Some ministries may have risk assessment templates that can assist with this step; refer to the ministry links found on the Plan page.  If no ministry template exists, this generic risk register template can be useful to document this process.

Treatment of Risks

Once the ranked order of risks has been determined, the next step is to decide how to treat each.  Obviously, those risks that have a high likelihood of occurring and a high impact to the project’s success will require more active planning than those with a low likelihood and/or impact.

Risk Treatments could include the following:

  • Avoidance:  Changing the project plan or performing actions that would eliminate the cause of the risk.  For example, if one of the risks was inappropriate access to personal information, the project plan might be changed to eliminate the need to gather any personal information.
  • Transference:  Transferring the risk to another party.  This is the purpose behind indemnities and insurance requirements in contracts; these clauses establish the contractor’s responsibility for their actions and inactions related to the contract, and provide the means to pay for any financial consequences.
  • Mitigation:  Lowering the impact of the risk by reducing the likelihood of it occurring and/or reducing the consequence.  For example, if one of the risks was inappropriate access to personal information, the ministry may decide to give the contractor only a number that corresponds to the ministry-held personal information.  In this way, the risk is mitigated as the Province has complete control over how and when the personal information is accessed.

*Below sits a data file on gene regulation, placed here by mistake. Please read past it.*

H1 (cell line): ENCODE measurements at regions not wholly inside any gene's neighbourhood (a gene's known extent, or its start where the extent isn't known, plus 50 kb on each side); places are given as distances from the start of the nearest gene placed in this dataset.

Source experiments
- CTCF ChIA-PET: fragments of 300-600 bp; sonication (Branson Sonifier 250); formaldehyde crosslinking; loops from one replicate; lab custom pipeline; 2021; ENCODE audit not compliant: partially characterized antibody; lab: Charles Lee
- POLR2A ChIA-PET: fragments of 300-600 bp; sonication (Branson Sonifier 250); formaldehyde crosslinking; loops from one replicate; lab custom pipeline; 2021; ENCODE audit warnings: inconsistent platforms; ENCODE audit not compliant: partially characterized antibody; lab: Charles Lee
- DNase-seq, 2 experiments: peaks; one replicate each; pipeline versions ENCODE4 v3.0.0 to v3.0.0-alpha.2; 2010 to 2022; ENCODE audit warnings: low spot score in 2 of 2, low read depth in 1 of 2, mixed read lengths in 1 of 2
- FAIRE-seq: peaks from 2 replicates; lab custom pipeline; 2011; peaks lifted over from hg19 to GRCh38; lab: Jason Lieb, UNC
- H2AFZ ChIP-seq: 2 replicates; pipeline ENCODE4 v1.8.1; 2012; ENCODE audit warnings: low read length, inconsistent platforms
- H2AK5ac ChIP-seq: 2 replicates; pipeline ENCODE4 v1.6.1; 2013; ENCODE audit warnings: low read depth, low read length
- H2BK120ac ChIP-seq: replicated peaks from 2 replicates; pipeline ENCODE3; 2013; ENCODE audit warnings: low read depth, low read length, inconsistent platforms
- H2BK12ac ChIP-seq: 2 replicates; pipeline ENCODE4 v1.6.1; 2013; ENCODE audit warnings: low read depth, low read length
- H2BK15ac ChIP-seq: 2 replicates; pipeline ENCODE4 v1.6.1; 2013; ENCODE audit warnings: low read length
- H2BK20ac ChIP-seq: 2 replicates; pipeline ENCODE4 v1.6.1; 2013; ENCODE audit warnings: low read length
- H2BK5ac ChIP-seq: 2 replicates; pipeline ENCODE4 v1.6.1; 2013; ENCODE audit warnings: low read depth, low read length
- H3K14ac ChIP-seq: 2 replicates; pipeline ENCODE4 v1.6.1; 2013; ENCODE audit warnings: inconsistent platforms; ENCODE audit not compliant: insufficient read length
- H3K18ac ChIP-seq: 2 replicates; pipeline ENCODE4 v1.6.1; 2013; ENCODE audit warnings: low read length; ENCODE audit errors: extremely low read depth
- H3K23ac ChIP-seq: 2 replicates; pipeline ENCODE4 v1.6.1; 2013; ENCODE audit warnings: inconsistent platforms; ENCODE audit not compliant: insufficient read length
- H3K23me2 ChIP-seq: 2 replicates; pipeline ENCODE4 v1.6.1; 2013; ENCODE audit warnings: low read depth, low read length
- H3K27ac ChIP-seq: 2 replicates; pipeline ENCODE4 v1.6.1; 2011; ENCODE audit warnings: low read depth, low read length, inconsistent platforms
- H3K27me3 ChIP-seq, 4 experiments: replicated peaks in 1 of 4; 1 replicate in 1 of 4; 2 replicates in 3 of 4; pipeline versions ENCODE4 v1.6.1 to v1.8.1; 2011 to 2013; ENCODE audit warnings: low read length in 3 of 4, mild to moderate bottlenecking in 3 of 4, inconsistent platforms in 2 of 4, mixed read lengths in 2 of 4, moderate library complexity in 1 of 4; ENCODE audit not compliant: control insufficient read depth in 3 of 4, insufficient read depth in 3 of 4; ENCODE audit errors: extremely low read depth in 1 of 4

• Acceptance:  Accepting that the risk and the consequences, which may be passive (waiting until it happens, if it does) or active (establishing a contingency plan to deal with it if it happens).  The rationale for accepting a risk often hinges on the event being unlikely to occur, having a low impact on the project if it does occur, and/or being too costly or impractical to treat in any other manner.

Monitoring and Controlling Risks

Once risk treatments are decided, a plan should be developed on how risks will be monitored and controlled.  This plan should include:

  • Developing an action or contingency plan for each identified risk;
  • Assigning each risk to a person responsible for monitoring and tracking it; and
  • Initiating an immediate action plan for those risks determined to be of the highest priority (i.e. a high likelihood of occurring and a high impact to the project).

As part of the risk management plan, key risk management “gateposts” should be established, which usually are tied to one or more deliverables.  This approach will allow the ministry to identify when a risk event is occurring in order to activate the appropriate treatment or contingency plan as early as possible.

The risk management plan should be regularly updated, allowing for adjustments specific to those risk events that have occurred and for any new risks identified.

Finally, all activities related to managing, monitoring and controlling risks should be documented and made available as “lessons learned” for future contracts of similar services.